2. Luther, Root says, considers justification to be pure gift. But he does not otherwise reject “double agency.” Even in his Bondage of the Will, Luther writes, “[God] does not work in us without us, because it is for this he has created and preserved us, that he might work in us and we might cooperate with him, whether outside his Kingdom through his general omnipotence, or inside his Kingdom by the special virtue of his Spirit” (my emphasis).
3. Consequently, Luther does believe that the sacraments communicate saving grace (when received by faith).
4. Luther’s main concern is not some “philosophy of causality.” He is concerned to say that the only righteousness that avails before God’s judgment is the righteousness of Christ. This means that his main concern is not philosophical at all, but soteriological.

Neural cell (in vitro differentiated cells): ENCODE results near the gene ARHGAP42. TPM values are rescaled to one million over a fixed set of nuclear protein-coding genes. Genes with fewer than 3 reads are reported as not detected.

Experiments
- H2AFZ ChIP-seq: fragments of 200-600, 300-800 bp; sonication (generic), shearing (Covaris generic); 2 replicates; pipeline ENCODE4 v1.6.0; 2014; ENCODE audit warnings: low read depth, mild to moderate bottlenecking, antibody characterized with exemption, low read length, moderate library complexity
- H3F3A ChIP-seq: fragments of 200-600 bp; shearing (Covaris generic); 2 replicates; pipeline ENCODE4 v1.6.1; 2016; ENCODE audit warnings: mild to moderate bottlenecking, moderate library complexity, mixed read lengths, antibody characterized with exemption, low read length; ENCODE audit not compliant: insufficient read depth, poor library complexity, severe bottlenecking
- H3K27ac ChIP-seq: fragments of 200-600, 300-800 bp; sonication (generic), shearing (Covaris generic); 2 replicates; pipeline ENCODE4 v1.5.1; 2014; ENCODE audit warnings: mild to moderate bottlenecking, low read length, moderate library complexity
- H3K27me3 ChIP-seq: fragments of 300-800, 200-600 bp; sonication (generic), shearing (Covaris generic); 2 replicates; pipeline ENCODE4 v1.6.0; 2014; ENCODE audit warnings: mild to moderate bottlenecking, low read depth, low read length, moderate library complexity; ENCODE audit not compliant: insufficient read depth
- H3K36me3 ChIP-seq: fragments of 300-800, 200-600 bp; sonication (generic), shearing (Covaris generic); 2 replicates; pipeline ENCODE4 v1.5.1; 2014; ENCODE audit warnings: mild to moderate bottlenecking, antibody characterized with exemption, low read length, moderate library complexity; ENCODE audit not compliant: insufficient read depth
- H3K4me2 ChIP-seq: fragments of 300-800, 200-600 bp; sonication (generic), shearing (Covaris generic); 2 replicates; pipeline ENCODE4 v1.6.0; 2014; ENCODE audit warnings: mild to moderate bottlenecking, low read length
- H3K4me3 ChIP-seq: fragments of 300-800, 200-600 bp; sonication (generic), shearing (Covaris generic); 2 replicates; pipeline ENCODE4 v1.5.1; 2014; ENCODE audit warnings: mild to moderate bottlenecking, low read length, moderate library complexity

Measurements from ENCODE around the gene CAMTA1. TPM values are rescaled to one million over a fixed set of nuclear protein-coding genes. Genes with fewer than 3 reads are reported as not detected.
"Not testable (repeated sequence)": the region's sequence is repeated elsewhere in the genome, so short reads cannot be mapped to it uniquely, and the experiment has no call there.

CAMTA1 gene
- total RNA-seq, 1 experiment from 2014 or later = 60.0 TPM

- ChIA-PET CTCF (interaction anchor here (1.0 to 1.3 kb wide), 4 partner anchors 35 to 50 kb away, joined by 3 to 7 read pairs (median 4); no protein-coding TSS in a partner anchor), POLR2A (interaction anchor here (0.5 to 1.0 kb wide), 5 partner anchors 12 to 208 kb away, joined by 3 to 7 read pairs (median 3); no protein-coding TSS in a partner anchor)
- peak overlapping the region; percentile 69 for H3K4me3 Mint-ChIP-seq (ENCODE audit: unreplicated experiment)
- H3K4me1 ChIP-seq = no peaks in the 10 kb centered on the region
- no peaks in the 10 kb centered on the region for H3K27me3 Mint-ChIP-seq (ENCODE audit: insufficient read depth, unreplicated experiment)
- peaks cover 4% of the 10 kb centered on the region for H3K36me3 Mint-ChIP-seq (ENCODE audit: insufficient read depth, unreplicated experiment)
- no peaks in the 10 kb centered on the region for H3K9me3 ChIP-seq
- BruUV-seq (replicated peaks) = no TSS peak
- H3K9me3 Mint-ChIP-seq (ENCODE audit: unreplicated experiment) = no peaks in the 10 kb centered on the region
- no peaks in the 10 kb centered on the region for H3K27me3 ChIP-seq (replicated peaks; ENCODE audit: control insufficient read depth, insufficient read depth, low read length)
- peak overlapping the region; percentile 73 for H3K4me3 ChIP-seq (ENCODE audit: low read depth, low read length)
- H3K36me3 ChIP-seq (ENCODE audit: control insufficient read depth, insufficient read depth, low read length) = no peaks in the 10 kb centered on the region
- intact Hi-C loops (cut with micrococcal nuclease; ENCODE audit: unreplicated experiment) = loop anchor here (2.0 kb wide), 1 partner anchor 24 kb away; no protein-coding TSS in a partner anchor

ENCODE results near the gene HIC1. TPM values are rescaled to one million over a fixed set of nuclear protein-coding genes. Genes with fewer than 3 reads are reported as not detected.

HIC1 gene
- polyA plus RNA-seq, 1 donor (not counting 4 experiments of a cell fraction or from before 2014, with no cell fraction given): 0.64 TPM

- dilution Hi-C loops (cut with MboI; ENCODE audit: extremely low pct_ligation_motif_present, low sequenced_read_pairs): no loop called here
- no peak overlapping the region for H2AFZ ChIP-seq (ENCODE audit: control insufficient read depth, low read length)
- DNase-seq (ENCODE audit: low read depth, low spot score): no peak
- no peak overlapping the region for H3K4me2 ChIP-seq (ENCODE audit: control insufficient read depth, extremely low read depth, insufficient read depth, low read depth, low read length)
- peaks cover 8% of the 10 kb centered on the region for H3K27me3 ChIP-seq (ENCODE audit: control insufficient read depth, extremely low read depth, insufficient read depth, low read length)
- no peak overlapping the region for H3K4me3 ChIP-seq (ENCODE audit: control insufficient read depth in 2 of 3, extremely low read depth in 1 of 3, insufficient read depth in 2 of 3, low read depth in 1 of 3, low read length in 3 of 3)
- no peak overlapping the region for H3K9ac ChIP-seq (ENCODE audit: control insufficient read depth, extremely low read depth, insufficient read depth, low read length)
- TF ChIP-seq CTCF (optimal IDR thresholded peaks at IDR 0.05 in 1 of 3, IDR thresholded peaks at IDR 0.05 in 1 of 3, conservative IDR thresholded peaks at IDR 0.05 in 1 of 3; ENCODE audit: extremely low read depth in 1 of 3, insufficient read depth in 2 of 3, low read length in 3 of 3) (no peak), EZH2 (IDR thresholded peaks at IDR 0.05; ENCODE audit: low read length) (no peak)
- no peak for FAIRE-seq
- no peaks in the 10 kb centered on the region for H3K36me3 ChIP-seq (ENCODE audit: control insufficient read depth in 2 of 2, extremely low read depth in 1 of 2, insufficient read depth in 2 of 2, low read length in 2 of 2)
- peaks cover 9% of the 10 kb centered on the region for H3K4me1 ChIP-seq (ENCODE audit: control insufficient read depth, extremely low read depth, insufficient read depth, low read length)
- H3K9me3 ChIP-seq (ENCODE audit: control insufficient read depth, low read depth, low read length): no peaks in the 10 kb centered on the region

Root has written elsewhere that the specific issue has to do with whether good works can merit eternal life:
Aquinas and the Council of Trent affirm merit as an eschatological concept: eschatologically there will be a true fittingness between eternal life as the end of the movement of grace and the human creature as moved by a grace that does not violate its intrinsic nature as agent. The Reformers, however, feared merit as a practical-ethical concept, as a concept that would underwrite a quid pro quo approach to the Christian life.
We might here suggest, with Root, that Lutheran theology is written from a perspective sometimes found in Catholic saints, one of self-forgetfulness. Thus Thérèse of Lisieux:
After earth’s exile, I hope to go and enjoy you in the fatherland, but I do not want to lay up merits for heaven. In the evening of this life, I shall appear before you with empty hands, for I do not ask you, Lord, to count my works. All our justice is blemished in your eyes. I wish, then, to be clothed in your own justice and to receive from your love the eternal possession of yourself (see the Catechism 2011).